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Name: Diane P.
Status: Educator
Age: 50s
Location: N/A
Country: N/A
Date: August 2004


Question:
Is it possible to identify a defective gene in an unfertilized egg without destroying the egg? (Making it possible to then select an egg without a defective gene for in vitro fertilization.)



Replies:
Interesting question...Not directly to my knowledge, but cytogenticists can use "genetic probes" karyotypes and various advanced tests on the person's non sex cells (such as white blood cells) that are not the egg cell and find out if they posess chromosomes that contain certain genetic anomalies that would be passed on into the egg cells of that person. This would predict if a certain person would pass on certain genetic problems through their egg cells but NOT any one specific egg since any certain egg cell might have had an error in its genetic compliment when it was produced in meiosis in addition to any genetic anomalies it inherently had. So the indirect answer is yes... but not by doing tests on the egg itself. Furthermore, genetic tests could reasonably rule out certain genetic defects but would not guarantee that the egg was free of genetic defects.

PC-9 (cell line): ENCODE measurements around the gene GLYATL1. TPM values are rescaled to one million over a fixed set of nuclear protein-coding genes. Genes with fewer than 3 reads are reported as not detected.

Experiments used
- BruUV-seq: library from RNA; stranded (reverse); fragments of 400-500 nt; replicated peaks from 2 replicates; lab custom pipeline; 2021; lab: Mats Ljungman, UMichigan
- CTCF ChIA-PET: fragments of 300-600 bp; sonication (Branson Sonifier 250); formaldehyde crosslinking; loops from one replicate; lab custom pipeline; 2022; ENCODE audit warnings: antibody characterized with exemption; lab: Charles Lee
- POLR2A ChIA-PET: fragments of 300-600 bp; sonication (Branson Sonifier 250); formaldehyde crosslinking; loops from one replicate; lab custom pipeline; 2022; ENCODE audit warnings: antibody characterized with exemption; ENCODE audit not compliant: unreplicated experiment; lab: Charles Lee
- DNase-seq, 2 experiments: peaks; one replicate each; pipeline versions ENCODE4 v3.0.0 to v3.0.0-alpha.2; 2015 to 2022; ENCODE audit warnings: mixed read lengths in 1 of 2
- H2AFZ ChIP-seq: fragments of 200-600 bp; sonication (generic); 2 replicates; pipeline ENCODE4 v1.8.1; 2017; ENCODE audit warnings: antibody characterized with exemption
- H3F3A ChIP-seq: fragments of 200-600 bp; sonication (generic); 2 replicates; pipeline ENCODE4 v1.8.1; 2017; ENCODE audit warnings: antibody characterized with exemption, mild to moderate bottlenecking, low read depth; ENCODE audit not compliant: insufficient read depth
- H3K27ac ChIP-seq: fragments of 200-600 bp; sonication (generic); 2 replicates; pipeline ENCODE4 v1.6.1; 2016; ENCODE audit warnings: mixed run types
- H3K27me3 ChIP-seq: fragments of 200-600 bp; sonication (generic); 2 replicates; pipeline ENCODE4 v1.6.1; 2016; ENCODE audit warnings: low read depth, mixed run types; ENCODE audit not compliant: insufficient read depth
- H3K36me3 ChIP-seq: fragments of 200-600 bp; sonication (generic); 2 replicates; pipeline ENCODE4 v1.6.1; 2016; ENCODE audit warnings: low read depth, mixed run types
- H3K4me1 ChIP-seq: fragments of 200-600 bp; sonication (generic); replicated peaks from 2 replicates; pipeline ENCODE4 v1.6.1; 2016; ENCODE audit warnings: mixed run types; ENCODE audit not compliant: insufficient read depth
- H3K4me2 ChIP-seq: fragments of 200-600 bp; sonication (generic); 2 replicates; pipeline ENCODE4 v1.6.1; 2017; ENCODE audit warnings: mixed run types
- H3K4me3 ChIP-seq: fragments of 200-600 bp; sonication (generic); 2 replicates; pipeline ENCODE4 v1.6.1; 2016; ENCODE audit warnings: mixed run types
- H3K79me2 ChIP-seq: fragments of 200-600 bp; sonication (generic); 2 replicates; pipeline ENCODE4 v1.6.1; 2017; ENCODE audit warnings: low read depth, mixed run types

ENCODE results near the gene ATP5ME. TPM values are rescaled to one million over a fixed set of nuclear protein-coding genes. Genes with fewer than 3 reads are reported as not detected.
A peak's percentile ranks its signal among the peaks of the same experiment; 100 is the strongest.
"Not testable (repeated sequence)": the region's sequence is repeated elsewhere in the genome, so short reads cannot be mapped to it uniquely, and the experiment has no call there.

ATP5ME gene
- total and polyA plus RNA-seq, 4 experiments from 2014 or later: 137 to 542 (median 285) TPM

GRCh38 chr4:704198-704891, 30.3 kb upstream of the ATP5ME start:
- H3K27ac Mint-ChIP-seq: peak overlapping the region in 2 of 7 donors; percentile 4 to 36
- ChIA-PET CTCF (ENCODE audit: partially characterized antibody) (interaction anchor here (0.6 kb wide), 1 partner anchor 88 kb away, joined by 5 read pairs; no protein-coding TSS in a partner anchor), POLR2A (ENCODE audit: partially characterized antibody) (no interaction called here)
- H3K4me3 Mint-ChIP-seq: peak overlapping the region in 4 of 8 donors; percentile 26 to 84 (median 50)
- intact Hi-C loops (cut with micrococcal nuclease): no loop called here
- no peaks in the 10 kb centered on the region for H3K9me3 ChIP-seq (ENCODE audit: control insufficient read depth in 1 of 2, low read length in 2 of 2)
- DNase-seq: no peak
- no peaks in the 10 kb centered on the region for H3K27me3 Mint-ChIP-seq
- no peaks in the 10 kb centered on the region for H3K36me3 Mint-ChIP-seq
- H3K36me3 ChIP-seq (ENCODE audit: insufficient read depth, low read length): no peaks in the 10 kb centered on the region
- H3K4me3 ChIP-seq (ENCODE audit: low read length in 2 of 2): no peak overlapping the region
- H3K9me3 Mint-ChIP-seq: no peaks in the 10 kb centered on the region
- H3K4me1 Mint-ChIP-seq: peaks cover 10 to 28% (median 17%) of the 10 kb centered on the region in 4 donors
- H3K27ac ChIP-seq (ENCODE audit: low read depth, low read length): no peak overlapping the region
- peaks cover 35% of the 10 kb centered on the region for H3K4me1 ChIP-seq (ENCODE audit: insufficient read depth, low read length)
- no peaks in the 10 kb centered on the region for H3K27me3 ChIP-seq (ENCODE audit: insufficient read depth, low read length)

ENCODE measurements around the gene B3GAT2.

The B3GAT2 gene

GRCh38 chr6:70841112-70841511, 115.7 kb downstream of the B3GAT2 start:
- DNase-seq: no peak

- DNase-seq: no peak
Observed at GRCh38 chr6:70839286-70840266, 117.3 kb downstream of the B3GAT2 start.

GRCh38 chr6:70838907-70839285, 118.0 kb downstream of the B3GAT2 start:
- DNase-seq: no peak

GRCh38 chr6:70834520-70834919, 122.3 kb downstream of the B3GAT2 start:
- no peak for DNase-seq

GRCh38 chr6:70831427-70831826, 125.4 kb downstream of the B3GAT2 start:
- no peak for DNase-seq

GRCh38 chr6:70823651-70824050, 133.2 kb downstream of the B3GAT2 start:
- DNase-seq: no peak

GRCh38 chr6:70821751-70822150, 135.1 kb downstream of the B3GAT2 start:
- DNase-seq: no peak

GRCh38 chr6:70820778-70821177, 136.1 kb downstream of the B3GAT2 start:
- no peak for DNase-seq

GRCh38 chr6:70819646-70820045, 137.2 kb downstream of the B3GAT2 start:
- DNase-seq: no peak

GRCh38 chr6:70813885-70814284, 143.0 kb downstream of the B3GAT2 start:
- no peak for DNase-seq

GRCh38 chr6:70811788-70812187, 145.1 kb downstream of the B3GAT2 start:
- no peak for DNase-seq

pf


No. As the student suggested, analysis of the ovum's DNA would entail destructive testing of the DNA.

Ron Baker, Ph.D.


Dear Diane P.,

As far as I am aware, there is no technology that can identify defective genes within an egg without destroying it or potentially interfering with the developmental potential of the egg. Using the principles of genetics, we can say that if the defective gene is present in a homozygous condition (two copies of the defective gene), the egg will certainly have it. However, if only one of the two copies is defective, we can predict statistically the chances of the egg bearing the defective gene, but for an individual egg we cannot. The one exception would be if the defective gene has some effect on the egg that could be distinguished from a normal egg. A non-egg example would be sperm where there are physiological differences between sperm carrying the X or Y chromosomes that can be exploited to enrich for one or the other type. (I leave it to you whether you would consider one of those chromosomes to be defective!)

Thus the challenges will be to find a noninterfering way to identify defective genes or to identify nonDNA-based methods for distinguishing individual products or consequences of a defective gene in the egg.

Thanks for the question.

Jim Tokuhisa



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